20

I can't provide numbers, but a hopefully reasonable outline for your own calculations: All that is required for oil to form is a source-rock brought to the right depths in a sedimentary basin and the oil migrating into a host-rock. If it is economically profitable (See Footnote) it goes into the global reserve calculation. (Petroleum Sedimentology Winfried ...


14

I wouldn't say there's 'almost none' in Europe, but the global distribution of petroleum is uneven. The reason is that petroleum systems need a convergence of conditions that is relatively rare. For a start, the comment about the inappropriateness of a political map for this purpose is spot on. This USGS map of global petroleum systems, and non-petroleum-...


13

Is it possible that the recent droughts are signs of epic crust failure? No. Even though your 5 points do not make much sense, I'll try to answer it anyway. There are no continental plates. There are lithospheric plates, consisting of both continental crust and oceanic crust. While it is true that arches in construction (buildings and bridges) are held "up"...


13

A cavern filled with natural gas would look like an ordinary cavern. However, natural gas is rarely abundant in caverns. Most natural gas reservoirs occur in the pore spaces of sandstones. These pore spaces are generally up to about 1 mm in diameter. Here's a photomicrograph of a sandstone — the green-blue colour is the pore space; Q, F, L, and M are quartz,...


12

I remember a comment on this by Rodney Calvert in the video lecture version of his SEG Distinguished Instructor Lecture "Insights and Methods for 4D Reservoir Monitoring and Characterization": http://shop.seg.org/OnlineStore/ProductDetail/tabid/177/Default.aspx?ProductId=1842 The comment was referring to the possibility of observing a pressure change front ...


10

Sandstone bodies in incised valleys can be good hydrocarbon reservoirs. Incised valleys form on the coastal plain and/or continental shelf during a fall in relative sea-level by a combination of fluvial and marine processes (e.g. fluvial erosion, headward erosion). Here's some coastal plain incision by the Orari River in New Zealand — look at those sand ...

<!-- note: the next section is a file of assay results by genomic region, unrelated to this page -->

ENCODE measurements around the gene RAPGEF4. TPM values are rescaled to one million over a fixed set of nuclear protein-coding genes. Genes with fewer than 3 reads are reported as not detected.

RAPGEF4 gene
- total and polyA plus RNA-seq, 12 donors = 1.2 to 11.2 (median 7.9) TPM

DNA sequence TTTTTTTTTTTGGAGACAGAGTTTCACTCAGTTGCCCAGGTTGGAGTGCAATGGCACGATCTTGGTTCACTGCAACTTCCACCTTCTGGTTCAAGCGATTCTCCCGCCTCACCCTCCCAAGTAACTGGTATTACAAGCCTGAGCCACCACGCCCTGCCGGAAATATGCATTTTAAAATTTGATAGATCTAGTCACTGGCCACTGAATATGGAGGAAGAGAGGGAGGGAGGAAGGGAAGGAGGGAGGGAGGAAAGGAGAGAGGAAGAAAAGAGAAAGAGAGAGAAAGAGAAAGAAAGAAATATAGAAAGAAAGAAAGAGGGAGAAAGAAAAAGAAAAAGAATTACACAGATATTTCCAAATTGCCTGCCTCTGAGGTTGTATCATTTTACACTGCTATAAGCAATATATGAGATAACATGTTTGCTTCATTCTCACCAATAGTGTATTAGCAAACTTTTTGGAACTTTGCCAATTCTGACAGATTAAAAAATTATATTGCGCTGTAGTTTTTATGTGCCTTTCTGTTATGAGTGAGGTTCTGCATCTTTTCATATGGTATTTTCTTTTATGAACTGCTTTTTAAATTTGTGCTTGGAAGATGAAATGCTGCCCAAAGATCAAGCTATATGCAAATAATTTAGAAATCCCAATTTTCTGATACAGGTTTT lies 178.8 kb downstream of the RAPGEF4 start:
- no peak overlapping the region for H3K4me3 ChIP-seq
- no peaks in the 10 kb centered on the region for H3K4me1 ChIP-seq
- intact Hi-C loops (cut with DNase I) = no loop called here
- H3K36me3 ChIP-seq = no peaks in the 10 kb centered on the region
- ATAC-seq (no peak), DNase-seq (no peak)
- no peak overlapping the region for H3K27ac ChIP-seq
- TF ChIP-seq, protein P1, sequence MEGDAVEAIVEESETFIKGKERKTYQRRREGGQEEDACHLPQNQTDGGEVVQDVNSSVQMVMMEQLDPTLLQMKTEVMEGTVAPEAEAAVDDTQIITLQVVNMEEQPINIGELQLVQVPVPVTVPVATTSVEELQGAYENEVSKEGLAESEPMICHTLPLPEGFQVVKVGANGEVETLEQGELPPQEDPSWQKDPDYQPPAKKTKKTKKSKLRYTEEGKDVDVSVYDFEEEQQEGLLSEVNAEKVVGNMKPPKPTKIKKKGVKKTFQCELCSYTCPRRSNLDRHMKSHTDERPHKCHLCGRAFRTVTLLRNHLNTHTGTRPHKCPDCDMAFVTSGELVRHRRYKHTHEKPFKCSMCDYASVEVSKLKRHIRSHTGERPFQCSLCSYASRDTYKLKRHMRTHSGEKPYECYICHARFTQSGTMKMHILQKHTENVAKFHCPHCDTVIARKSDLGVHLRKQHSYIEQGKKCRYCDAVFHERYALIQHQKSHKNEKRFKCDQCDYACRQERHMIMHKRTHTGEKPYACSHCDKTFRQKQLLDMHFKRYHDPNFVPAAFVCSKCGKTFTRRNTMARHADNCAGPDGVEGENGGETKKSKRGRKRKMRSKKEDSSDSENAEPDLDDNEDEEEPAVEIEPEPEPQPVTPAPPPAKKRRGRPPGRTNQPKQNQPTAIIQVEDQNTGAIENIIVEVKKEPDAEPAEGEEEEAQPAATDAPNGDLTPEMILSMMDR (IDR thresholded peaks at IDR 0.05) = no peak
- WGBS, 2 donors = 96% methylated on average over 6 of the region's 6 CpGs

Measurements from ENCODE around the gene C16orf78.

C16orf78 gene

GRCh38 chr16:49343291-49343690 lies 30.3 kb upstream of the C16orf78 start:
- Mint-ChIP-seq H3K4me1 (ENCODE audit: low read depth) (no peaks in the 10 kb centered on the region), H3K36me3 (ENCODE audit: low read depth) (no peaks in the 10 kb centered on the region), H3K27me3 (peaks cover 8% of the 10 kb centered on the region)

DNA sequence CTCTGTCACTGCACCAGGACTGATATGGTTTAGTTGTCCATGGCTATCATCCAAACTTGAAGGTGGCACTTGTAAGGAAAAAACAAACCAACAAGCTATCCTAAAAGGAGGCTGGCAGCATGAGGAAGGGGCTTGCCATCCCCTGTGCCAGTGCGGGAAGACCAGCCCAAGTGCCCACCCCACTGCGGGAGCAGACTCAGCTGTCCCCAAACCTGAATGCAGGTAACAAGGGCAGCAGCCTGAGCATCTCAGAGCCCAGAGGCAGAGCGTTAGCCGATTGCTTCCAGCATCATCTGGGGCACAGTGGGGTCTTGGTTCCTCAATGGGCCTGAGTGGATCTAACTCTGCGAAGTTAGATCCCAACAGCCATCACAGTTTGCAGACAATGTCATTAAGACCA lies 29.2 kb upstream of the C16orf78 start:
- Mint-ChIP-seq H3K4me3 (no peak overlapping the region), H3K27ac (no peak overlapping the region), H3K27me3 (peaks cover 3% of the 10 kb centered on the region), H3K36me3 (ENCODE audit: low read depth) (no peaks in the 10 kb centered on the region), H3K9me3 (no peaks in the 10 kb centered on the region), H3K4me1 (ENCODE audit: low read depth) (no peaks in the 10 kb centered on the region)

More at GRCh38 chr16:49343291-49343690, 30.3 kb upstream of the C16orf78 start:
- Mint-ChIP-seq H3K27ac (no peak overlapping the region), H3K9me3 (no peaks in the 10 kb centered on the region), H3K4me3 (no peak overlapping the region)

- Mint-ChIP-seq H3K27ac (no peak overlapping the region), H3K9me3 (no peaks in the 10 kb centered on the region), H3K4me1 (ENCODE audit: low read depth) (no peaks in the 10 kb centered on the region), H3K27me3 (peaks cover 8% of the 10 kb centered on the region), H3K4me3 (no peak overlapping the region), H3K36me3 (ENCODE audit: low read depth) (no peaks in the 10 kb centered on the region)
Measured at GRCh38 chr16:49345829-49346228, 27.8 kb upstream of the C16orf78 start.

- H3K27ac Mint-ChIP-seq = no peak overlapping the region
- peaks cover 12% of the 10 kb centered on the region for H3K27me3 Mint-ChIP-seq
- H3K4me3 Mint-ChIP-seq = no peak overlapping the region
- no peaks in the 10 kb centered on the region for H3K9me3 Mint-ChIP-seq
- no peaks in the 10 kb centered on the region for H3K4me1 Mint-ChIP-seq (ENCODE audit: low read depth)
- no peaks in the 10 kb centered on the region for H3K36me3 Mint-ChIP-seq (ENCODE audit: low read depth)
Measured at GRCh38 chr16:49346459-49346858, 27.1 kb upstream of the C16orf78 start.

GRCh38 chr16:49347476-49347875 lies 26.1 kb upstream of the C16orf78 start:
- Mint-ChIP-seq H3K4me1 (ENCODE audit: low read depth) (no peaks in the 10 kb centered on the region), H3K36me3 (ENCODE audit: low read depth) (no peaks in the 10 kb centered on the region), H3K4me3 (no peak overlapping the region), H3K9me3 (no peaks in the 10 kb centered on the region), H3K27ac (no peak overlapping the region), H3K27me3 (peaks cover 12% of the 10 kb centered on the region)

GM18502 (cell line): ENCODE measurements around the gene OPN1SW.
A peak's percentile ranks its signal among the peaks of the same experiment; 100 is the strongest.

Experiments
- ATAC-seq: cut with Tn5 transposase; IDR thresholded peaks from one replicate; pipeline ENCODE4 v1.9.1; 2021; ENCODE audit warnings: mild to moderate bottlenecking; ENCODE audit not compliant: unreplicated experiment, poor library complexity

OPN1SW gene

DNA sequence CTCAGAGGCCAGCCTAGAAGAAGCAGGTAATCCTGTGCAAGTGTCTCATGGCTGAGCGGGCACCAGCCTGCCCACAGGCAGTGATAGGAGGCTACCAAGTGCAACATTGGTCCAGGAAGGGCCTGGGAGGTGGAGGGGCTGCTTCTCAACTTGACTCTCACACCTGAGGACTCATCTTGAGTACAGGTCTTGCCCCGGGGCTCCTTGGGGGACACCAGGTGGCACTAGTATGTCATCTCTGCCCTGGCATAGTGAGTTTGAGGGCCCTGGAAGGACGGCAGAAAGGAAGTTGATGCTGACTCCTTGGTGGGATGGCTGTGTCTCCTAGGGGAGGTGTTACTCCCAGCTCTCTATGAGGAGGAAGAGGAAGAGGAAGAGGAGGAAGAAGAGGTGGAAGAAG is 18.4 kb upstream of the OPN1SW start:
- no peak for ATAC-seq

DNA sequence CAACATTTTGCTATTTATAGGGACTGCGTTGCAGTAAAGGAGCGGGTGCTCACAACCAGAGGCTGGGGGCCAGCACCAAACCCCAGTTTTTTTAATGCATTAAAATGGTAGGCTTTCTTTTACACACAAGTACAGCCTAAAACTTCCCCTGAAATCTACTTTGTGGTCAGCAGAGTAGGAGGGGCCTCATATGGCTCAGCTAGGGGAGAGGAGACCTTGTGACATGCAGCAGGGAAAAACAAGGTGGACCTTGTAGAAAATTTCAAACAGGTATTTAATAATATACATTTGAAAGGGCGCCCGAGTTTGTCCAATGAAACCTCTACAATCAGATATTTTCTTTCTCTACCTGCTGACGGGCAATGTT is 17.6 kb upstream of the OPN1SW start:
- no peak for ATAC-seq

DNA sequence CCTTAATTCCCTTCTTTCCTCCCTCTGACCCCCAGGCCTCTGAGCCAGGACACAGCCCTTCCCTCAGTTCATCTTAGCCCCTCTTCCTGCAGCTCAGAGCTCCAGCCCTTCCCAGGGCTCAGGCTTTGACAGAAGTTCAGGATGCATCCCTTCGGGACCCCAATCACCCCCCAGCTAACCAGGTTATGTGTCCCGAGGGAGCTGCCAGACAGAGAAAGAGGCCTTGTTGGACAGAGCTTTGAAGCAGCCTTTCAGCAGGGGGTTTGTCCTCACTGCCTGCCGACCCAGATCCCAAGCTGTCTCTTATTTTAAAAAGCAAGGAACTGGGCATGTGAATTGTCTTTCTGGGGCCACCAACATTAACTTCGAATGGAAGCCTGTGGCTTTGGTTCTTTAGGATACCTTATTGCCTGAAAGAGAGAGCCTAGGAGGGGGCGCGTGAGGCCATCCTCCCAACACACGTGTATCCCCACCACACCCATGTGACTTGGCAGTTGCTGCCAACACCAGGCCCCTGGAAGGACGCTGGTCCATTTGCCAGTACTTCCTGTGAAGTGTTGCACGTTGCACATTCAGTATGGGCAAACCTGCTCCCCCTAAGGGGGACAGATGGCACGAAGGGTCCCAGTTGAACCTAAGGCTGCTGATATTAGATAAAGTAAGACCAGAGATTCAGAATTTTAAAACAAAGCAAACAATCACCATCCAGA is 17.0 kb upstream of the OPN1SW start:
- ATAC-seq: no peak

10

According to this University of Wisconsin reference http://whyfiles.org/100oil/2a.html 12.5% of oil and gas is from organisms that lived 5 to 34 million years ago. So if we take an estimate for the total oil in place before human extraction of 4 trillion barrels, this would be 500 billon barrels. So a crude estimate might be 500 billion barrels per 30 ...


9

Are there probably decent oil fields located in the middle of the ocean? tl;dr: no. Hydrocarbon deposits form by thermal maturation (i.e. slow and mild heating) of buried organic matter (i.e. dead things) in sedimentary rocks. This is exactly why you find hydrocarbons... very near the country's shore, on the continental shelf ...because that's exactly ...


8

Oil can be generated from pretty much anything organic. The oldest oil that I know of comes from a porous Eocambrian siltstone in the Sultanate of Oman. This was formed nearly 200 million years before there were any fish around. Apart from that, oil can be formed in any of the geological eras up to the late Cenozoic.


8

Coal, oil and gas can be found anywhere on Earth: on land and on sea. The Japanese once mined coal from beneath the sea floor, using Hashima Island as the base of operations. The island is only 6.3 ha in size. The British also mined coal from under the sea, in the north east of England. As for oil, the following picture from USGS shows the current oil-...


8

In most cases, probably not. Oil could be considered a metamorphic mineral, formed by "gentle" heating. That is gently on a geological scale - still enough to burn your hands! Geothermal systems work most efficiently with a large temperature difference (Third Law of Thermodynamics). As soon as the temperatures increase enough to be interesting from a ...


8

Geological processes are just too slow. Although, given how quickly we are pumping greenhouse gases into the atmosphere, humanity may well (in a generation or two) be growing biological material as fast as possible and throwing it into deep holes in the ground, which will give another fossil-fuel resource in a few million years. But we'll be doing that just ...


7

The map shown in the question is of proven oil reserves that can be extracted under current conditions. However, it is really showing you the distribution of oil reserves in a political sense, which is not fundamental to the source of petroleum reserves. Instead, you should look at the geology that is responsible for oil reserves. I like the description ...


7

There's a little more to it than its substantial age, but not a lot. First, a bit of background. We need a few conditions for accumulations of oil or gas: A kerogen-rich source rock that has been 'cooked' to thermal maturity. Insufficient temperature, or insufficient time, and it's undercooked; if the temperature is too high, or the rock is very old, then ...


6